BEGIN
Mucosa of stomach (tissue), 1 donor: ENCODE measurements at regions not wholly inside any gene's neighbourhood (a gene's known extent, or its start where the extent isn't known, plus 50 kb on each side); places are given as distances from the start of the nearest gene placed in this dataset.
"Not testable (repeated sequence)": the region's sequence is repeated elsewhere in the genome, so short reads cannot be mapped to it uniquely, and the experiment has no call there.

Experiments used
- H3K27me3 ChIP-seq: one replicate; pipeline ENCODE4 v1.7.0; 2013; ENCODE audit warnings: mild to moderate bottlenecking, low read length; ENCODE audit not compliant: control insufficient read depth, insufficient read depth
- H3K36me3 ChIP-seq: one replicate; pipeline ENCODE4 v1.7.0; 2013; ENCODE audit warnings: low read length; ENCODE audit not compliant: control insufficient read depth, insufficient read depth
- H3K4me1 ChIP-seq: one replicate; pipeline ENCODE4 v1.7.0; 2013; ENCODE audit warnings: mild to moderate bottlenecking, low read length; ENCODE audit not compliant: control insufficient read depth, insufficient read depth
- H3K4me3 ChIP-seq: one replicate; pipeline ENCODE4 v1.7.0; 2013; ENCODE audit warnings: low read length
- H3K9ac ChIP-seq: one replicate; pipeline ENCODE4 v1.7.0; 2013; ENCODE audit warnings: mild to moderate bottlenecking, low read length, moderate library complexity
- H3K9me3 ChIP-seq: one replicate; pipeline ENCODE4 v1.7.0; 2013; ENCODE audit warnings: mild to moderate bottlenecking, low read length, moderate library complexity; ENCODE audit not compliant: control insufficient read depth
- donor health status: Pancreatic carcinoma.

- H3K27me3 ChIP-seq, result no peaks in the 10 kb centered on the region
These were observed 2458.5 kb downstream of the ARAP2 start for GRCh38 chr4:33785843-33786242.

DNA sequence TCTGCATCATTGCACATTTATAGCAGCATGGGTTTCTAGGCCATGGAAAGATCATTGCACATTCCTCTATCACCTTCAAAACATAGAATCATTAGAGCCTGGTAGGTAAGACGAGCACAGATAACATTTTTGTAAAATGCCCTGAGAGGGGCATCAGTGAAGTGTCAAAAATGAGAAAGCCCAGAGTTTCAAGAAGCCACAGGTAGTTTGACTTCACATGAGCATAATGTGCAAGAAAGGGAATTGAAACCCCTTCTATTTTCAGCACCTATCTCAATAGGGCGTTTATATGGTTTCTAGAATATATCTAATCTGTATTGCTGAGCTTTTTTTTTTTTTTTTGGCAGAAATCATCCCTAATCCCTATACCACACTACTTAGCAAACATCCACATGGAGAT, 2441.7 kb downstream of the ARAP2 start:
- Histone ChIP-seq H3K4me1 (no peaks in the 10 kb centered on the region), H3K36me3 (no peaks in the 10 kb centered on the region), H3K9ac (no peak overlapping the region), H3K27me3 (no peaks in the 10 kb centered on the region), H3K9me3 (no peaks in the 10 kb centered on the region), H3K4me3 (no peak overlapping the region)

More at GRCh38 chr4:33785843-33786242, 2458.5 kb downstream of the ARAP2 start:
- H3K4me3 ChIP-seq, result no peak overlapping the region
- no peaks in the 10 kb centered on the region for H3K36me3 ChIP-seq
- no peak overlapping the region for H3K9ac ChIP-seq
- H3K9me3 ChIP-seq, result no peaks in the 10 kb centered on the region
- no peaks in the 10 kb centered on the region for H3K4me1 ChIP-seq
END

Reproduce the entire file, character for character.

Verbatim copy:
Mucosa of stomach (tissue), 1 donor: ENCODE measurements at regions not wholly inside any gene's neighbourhood (a gene's known extent, or its start where the extent isn't known, plus 50 kb on each side); places are given as distances from the start of the nearest gene placed in this dataset.
"Not testable (repeated sequence)": the region's sequence is repeated elsewhere in the genome, so short reads cannot be mapped to it uniquely, and the experiment has no call there.

Experiments used
- H3K27me3 ChIP-seq: one replicate; pipeline ENCODE4 v1.7.0; 2013; ENCODE audit warnings: mild to moderate bottlenecking, low read length; ENCODE audit not compliant: control insufficient read depth, insufficient read depth
- H3K36me3 ChIP-seq: one replicate; pipeline ENCODE4 v1.7.0; 2013; ENCODE audit warnings: low read length; ENCODE audit not compliant: control insufficient read depth, insufficient read depth
- H3K4me1 ChIP-seq: one replicate; pipeline ENCODE4 v1.7.0; 2013; ENCODE audit warnings: mild to moderate bottlenecking, low read length; ENCODE audit not compliant: control insufficient read depth, insufficient read depth
- H3K4me3 ChIP-seq: one replicate; pipeline ENCODE4 v1.7.0; 2013; ENCODE audit warnings: low read length
- H3K9ac ChIP-seq: one replicate; pipeline ENCODE4 v1.7.0; 2013; ENCODE audit warnings: mild to moderate bottlenecking, low read length, moderate library complexity
- H3K9me3 ChIP-seq: one replicate; pipeline ENCODE4 v1.7.0; 2013; ENCODE audit warnings: mild to moderate bottlenecking, low read length, moderate library complexity; ENCODE audit not compliant: control insufficient read depth
- donor health status: Pancreatic carcinoma.

- H3K27me3 ChIP-seq, result no peaks in the 10 kb centered on the region
These were observed 2458.5 kb downstream of the ARAP2 start for GRCh38 chr4:33785843-33786242.

DNA sequence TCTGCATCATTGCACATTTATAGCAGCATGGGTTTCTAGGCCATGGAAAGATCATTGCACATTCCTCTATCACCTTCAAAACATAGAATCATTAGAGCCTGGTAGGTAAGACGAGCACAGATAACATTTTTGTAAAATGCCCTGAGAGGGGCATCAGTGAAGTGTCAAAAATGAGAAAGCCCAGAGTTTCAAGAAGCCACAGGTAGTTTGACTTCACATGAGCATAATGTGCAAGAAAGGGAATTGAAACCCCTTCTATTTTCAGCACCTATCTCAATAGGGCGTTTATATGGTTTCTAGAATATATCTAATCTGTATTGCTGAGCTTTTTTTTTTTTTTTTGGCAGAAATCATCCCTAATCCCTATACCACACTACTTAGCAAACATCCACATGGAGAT, 2441.7 kb downstream of the ARAP2 start:
- Histone ChIP-seq H3K4me1 (no peaks in the 10 kb centered on the region), H3K36me3 (no peaks in the 10 kb centered on the region), H3K9ac (no peak overlapping the region), H3K27me3 (no peaks in the 10 kb centered on the region), H3K9me3 (no peaks in the 10 kb centered on the region), H3K4me3 (no peak overlapping the region)

More at GRCh38 chr4:33785843-33786242, 2458.5 kb downstream of the ARAP2 start:
- H3K4me3 ChIP-seq, result no peak overlapping the region
- no peaks in the 10 kb centered on the region for H3K36me3 ChIP-seq
- no peak overlapping the region for H3K9ac ChIP-seq
- H3K9me3 ChIP-seq, result no peaks in the 10 kb centered on the region
- no peaks in the 10 kb centered on the region for H3K4me1 ChIP-seq